Gold price plunge afflicts Glass Earth

Small goldmining and exploration company Glass Earth has been hit by a dramatic drop in the price of gold and lower-than-expected productivity and grade at its loss-making Otago alluvial mine, near Alexandra.

In what it called a “highly challenging” March quarter, Glass Earth made a loss of $820,000, compared with a loss of $1.2 million in the same period last year.

Glass Earth has alluvial gold operations in Otago in an area between Alexandra and the Macraes Flat goldmine, owned by OceanaGold Corporation.

Glass Earth is also exploring gold prospects in both the South Island and North Island, looking for large gold systems in the Hauraki region like the active Martha Hill goldmine.

Glass Earth chief executive Simon Henderson said yesterday: “The uncertainties around the price of gold remain a major concern.”

The company forecast “modest” profits in the next quarter and positive cash generation based on a price of US$1400 an ounce, which he said was “sustainable”.

At the start of the year, the price of gold was US$1680 an ounce and is now about US$1390, down almost 17 per cent, after 12 years of annual gains.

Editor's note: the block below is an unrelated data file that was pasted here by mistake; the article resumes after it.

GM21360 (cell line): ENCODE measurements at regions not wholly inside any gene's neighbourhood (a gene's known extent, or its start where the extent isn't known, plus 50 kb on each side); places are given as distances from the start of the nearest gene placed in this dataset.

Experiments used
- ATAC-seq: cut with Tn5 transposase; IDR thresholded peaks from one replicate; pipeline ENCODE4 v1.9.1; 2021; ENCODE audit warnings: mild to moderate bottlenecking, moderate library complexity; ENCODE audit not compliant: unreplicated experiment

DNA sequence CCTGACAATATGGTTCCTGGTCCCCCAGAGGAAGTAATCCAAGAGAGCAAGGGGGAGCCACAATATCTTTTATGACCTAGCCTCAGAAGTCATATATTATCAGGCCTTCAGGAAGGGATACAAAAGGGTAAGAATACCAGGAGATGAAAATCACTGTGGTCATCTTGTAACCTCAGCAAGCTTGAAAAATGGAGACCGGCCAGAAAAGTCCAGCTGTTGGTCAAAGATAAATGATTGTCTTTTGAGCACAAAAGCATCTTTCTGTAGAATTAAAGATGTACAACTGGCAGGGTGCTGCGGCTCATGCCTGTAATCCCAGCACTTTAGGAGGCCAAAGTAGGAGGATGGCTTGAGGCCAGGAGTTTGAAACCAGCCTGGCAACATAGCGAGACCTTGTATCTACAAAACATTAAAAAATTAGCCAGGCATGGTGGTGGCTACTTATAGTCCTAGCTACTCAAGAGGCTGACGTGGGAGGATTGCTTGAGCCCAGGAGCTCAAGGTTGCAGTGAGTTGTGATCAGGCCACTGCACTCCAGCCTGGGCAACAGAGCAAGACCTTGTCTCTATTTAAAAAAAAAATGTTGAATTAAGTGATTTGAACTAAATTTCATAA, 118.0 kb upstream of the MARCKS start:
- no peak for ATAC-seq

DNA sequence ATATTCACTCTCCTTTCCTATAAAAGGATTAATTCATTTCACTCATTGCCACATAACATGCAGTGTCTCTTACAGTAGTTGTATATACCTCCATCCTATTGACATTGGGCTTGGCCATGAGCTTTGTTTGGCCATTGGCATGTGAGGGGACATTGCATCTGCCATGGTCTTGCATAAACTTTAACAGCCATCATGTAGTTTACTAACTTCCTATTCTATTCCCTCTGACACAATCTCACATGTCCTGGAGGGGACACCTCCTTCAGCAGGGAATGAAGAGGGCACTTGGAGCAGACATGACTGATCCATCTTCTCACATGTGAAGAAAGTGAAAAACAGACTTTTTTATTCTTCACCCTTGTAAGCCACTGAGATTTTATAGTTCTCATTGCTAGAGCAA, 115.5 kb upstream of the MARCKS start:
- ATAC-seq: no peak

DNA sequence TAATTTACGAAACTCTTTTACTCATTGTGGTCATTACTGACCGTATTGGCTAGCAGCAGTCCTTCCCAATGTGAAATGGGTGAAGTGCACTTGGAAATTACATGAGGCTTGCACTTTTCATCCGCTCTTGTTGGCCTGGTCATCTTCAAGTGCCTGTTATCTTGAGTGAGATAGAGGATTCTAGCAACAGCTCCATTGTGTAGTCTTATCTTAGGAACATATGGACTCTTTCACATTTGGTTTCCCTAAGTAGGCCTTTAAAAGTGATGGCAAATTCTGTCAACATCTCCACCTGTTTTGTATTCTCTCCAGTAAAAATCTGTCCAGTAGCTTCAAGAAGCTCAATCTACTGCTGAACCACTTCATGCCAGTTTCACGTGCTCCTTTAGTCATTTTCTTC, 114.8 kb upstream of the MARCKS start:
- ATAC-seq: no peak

Glass Earth shares last traded at 5.5 cents, down from 16c at the start of the year and a peak above 70c in 2007.

Mining revenues in the three months were almost $1.4m, compared with just $167,000 last year. But revenues in the March quarter were outweighed by mining costs of $1.6m.

The company said management had devoted a considerable amount of time to setting up “placer” (alluvial) mining, but profits had been disappointing.

The alluvial mine sustained a cash loss of $246,000 for the quarter, but cash losses were expected to be smaller in the June quarter.

In the quarter, the company recovered 830 ounces of gold, which was 20 per cent under budget and the main reason for the cash loss.

Instead of working at two sites during the day only, the company will now work at one site 24 hours a day, seven days a week, from the end of this month to cut leased equipment costs and improve efficiencies.


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